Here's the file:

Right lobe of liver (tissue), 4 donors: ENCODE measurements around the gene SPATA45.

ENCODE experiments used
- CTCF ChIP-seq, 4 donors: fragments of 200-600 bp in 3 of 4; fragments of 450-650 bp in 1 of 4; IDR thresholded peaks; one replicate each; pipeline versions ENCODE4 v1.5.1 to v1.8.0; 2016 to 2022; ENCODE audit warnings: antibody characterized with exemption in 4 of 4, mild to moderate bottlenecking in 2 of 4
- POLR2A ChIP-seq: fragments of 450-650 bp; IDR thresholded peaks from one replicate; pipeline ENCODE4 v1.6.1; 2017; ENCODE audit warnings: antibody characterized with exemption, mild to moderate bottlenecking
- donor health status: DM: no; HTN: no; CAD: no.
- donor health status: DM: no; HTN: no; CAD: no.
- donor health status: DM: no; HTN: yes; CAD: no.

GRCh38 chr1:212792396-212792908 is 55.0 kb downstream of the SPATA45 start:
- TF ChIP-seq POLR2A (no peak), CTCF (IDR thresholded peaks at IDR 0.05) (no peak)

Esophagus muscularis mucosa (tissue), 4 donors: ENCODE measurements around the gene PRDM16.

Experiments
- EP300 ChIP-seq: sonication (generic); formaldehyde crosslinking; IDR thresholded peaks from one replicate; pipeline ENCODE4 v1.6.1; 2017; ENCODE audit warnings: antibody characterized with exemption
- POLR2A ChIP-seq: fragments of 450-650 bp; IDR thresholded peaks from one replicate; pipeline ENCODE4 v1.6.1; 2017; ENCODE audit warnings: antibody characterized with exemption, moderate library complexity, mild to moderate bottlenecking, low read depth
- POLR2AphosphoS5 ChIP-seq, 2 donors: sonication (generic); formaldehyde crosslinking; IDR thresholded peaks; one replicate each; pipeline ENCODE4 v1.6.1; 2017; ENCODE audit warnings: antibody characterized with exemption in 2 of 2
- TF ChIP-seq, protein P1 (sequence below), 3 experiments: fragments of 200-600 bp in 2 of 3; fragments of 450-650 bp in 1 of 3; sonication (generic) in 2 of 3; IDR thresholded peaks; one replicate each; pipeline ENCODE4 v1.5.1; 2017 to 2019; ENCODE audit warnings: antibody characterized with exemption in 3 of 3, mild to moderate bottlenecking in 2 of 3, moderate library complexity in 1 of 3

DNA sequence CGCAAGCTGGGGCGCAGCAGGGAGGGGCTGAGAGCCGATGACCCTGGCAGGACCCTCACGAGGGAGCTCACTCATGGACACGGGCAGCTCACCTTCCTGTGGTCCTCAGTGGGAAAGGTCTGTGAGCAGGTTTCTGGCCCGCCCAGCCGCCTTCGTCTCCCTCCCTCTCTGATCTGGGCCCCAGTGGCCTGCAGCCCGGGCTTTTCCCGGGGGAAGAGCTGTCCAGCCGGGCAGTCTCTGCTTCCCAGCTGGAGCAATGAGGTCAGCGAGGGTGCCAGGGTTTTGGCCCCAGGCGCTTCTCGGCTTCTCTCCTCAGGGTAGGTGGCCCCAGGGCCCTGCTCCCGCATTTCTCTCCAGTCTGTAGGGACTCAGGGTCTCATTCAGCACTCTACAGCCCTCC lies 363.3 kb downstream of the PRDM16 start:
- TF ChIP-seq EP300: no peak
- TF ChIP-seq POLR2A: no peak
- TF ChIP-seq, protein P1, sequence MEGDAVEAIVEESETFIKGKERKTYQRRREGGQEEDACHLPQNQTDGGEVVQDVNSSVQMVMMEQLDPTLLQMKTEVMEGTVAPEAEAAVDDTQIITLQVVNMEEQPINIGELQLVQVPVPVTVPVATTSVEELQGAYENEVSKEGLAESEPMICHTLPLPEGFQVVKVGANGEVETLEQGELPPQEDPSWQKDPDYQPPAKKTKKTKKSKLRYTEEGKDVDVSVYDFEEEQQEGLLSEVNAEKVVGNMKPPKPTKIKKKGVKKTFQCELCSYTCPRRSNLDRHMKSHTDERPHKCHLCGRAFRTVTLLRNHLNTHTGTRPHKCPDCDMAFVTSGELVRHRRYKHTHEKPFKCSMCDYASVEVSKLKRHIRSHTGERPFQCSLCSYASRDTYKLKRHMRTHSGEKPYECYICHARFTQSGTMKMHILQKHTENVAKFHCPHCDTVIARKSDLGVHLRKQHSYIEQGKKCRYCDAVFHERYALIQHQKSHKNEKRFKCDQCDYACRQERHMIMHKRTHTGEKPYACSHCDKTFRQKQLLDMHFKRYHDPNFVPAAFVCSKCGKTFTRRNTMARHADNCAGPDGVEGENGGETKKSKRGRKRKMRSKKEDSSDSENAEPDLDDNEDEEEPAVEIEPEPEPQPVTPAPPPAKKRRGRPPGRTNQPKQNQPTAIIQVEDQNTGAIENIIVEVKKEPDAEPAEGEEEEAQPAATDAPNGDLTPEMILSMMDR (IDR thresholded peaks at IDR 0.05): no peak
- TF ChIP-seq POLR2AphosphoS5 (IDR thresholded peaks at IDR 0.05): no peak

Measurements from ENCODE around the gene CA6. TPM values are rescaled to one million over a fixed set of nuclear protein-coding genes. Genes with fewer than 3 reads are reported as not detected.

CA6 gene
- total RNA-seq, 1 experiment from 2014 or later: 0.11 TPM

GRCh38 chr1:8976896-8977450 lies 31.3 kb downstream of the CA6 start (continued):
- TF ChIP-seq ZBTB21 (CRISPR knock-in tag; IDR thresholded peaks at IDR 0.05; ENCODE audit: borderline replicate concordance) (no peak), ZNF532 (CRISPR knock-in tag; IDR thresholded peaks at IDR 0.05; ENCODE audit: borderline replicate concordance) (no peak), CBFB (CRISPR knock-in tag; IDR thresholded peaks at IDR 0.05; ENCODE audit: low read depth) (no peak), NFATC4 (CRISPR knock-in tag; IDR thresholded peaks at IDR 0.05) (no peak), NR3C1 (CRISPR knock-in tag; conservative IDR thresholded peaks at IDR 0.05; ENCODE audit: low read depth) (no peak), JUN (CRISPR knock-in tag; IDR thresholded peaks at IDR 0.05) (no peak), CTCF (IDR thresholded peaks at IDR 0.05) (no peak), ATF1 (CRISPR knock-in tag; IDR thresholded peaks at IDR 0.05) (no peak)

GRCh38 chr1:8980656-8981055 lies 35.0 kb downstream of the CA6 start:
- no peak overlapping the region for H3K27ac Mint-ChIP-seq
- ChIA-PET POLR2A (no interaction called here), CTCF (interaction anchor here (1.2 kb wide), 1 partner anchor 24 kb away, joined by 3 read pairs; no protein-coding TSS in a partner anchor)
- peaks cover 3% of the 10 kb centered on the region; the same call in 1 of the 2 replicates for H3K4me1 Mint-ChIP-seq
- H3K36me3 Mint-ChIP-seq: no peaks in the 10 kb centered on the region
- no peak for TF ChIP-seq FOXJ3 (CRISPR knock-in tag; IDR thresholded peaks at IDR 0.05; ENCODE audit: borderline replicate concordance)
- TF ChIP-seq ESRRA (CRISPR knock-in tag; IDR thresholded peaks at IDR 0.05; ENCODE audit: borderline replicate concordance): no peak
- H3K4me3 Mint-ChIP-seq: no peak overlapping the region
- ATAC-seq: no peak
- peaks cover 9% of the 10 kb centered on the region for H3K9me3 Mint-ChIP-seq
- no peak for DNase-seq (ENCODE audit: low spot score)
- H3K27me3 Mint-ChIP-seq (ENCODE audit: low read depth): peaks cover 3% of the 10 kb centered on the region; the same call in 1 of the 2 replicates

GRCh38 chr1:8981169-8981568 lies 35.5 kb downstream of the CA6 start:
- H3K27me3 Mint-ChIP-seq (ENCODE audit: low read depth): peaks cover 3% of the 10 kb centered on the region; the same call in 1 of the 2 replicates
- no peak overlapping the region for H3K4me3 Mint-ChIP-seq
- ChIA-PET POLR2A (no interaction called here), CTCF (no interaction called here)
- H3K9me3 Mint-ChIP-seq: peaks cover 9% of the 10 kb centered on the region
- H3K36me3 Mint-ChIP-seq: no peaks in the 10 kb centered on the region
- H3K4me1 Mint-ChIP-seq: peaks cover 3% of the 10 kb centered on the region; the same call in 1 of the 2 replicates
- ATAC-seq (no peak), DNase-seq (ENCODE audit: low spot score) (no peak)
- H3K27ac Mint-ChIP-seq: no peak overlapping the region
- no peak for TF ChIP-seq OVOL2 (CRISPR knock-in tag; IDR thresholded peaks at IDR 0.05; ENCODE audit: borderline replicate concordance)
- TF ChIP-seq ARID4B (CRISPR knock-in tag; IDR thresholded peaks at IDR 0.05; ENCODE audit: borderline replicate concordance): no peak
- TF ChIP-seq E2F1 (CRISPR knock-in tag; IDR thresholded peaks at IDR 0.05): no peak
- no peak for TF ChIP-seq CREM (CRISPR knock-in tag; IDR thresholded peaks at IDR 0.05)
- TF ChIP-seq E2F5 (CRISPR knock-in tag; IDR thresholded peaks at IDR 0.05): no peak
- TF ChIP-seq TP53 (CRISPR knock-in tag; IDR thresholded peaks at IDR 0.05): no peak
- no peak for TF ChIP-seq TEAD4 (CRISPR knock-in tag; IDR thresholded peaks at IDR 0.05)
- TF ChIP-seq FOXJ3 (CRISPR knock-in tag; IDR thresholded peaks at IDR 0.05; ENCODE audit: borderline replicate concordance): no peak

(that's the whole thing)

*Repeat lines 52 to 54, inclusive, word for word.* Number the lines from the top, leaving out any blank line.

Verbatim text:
- TF ChIP-seq TP53 (CRISPR knock-in tag; IDR thresholded peaks at IDR 0.05): no peak
- no peak for TF ChIP-seq TEAD4 (CRISPR knock-in tag; IDR thresholded peaks at IDR 0.05)
- TF ChIP-seq FOXJ3 (CRISPR knock-in tag; IDR thresholded peaks at IDR 0.05; ENCODE audit: borderline replicate concordance): no peak